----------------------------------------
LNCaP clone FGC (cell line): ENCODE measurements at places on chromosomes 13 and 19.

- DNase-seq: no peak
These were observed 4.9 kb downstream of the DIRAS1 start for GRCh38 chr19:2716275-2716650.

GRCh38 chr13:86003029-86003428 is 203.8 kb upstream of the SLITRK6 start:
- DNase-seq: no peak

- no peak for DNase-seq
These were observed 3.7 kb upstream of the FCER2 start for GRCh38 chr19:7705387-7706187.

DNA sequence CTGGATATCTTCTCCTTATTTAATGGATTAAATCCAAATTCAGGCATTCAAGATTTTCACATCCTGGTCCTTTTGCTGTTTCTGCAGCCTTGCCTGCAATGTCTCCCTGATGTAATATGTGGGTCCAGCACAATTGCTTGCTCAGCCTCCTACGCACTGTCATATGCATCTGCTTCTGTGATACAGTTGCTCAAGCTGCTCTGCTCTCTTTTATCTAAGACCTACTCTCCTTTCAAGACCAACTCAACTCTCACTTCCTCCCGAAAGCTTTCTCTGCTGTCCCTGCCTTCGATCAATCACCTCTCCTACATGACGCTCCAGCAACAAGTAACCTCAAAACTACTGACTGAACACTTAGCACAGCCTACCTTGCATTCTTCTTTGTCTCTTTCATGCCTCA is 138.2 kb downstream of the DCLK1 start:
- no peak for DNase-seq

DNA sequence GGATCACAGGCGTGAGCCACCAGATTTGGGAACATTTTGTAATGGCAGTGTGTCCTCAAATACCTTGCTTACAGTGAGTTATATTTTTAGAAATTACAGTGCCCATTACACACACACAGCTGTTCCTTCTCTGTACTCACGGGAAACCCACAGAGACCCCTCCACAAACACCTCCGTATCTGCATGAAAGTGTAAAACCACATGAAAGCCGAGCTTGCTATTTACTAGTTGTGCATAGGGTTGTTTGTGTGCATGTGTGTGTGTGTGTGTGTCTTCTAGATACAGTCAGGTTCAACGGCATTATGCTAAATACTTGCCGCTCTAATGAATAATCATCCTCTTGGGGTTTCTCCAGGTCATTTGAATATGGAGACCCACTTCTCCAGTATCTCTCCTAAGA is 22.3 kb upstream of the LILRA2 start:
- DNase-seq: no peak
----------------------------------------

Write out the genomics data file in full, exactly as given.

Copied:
LNCaP clone FGC (cell line): ENCODE measurements at places on chromosomes 13 and 19.

- DNase-seq: no peak
These were observed 4.9 kb downstream of the DIRAS1 start for GRCh38 chr19:2716275-2716650.

GRCh38 chr13:86003029-86003428 is 203.8 kb upstream of the SLITRK6 start:
- DNase-seq: no peak

- no peak for DNase-seq
These were observed 3.7 kb upstream of the FCER2 start for GRCh38 chr19:7705387-7706187.

DNA sequence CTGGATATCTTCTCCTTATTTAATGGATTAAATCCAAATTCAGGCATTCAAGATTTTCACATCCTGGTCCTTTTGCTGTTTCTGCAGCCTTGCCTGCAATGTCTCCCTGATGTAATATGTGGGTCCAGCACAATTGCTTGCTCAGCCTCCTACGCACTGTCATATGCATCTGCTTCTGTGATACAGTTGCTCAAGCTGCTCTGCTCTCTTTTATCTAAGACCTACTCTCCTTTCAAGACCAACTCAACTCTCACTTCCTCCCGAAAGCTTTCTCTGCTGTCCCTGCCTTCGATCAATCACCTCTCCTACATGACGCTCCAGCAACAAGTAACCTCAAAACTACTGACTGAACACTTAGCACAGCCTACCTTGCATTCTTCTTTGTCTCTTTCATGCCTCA is 138.2 kb downstream of the DCLK1 start:
- no peak for DNase-seq

DNA sequence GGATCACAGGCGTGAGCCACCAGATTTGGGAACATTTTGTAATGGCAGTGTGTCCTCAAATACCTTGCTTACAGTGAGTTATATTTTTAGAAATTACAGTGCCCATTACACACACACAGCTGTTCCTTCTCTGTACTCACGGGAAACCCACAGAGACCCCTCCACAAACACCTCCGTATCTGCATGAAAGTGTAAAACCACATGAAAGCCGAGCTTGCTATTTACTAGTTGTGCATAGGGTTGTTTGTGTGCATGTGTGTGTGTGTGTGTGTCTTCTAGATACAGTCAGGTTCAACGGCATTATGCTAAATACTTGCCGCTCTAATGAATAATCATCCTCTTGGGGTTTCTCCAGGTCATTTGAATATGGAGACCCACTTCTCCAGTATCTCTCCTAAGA is 22.3 kb upstream of the LILRA2 start:
- DNase-seq: no peak